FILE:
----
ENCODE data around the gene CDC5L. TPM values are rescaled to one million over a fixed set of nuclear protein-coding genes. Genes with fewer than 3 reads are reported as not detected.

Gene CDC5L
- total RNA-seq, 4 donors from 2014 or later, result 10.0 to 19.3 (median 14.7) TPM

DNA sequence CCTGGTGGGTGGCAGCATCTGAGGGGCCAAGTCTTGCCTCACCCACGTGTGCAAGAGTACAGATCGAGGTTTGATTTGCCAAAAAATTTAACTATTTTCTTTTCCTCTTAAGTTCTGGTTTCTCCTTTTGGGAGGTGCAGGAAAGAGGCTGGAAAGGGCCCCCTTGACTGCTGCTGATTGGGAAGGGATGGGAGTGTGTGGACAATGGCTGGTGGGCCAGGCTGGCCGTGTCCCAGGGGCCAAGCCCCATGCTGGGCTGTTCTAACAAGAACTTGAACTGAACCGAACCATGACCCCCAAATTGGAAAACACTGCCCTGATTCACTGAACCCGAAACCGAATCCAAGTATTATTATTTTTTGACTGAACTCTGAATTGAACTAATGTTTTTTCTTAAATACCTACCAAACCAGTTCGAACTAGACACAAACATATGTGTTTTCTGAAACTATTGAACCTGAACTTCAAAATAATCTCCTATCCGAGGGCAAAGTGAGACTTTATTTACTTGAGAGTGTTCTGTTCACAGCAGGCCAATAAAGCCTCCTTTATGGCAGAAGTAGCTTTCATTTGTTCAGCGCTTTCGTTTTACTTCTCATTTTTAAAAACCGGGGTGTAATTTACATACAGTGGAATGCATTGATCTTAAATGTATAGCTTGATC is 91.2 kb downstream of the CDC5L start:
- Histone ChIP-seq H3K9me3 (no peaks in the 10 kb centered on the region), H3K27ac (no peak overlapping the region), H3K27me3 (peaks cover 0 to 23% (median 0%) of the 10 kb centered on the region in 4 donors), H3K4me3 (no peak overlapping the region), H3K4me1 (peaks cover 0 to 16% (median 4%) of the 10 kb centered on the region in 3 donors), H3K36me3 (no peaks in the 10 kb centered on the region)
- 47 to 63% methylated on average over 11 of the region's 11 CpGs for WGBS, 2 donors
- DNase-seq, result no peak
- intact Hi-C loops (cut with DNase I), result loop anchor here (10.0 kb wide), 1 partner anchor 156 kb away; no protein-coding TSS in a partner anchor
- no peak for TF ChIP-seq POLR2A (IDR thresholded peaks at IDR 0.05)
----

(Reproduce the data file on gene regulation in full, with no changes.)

ENCODE data around the gene CDC5L. TPM values are rescaled to one million over a fixed set of nuclear protein-coding genes. Genes with fewer than 3 reads are reported as not detected.

Gene CDC5L
- total RNA-seq, 4 donors from 2014 or later, result 10.0 to 19.3 (median 14.7) TPM

DNA sequence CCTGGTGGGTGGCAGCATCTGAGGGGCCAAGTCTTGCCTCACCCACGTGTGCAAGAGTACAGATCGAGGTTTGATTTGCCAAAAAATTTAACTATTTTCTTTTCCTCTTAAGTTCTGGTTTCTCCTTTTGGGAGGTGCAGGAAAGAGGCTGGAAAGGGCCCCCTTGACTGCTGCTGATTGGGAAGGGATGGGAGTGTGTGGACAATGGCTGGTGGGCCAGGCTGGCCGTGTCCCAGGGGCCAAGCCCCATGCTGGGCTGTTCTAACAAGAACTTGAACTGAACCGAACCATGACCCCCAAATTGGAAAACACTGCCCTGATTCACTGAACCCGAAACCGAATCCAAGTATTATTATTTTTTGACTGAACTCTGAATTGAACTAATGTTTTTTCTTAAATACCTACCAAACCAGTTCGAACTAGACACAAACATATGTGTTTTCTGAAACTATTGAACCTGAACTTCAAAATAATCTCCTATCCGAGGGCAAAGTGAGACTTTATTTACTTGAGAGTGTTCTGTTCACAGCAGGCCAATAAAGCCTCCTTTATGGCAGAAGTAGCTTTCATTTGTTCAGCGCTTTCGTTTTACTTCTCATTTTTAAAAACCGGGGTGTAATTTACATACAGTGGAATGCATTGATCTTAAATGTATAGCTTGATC is 91.2 kb downstream of the CDC5L start:
- Histone ChIP-seq H3K9me3 (no peaks in the 10 kb centered on the region), H3K27ac (no peak overlapping the region), H3K27me3 (peaks cover 0 to 23% (median 0%) of the 10 kb centered on the region in 4 donors), H3K4me3 (no peak overlapping the region), H3K4me1 (peaks cover 0 to 16% (median 4%) of the 10 kb centered on the region in 3 donors), H3K36me3 (no peaks in the 10 kb centered on the region)
- 47 to 63% methylated on average over 11 of the region's 11 CpGs for WGBS, 2 donors
- DNase-seq, result no peak
- intact Hi-C loops (cut with DNase I), result loop anchor here (10.0 kb wide), 1 partner anchor 156 kb away; no protein-coding TSS in a partner anchor
- no peak for TF ChIP-seq POLR2A (IDR thresholded peaks at IDR 0.05)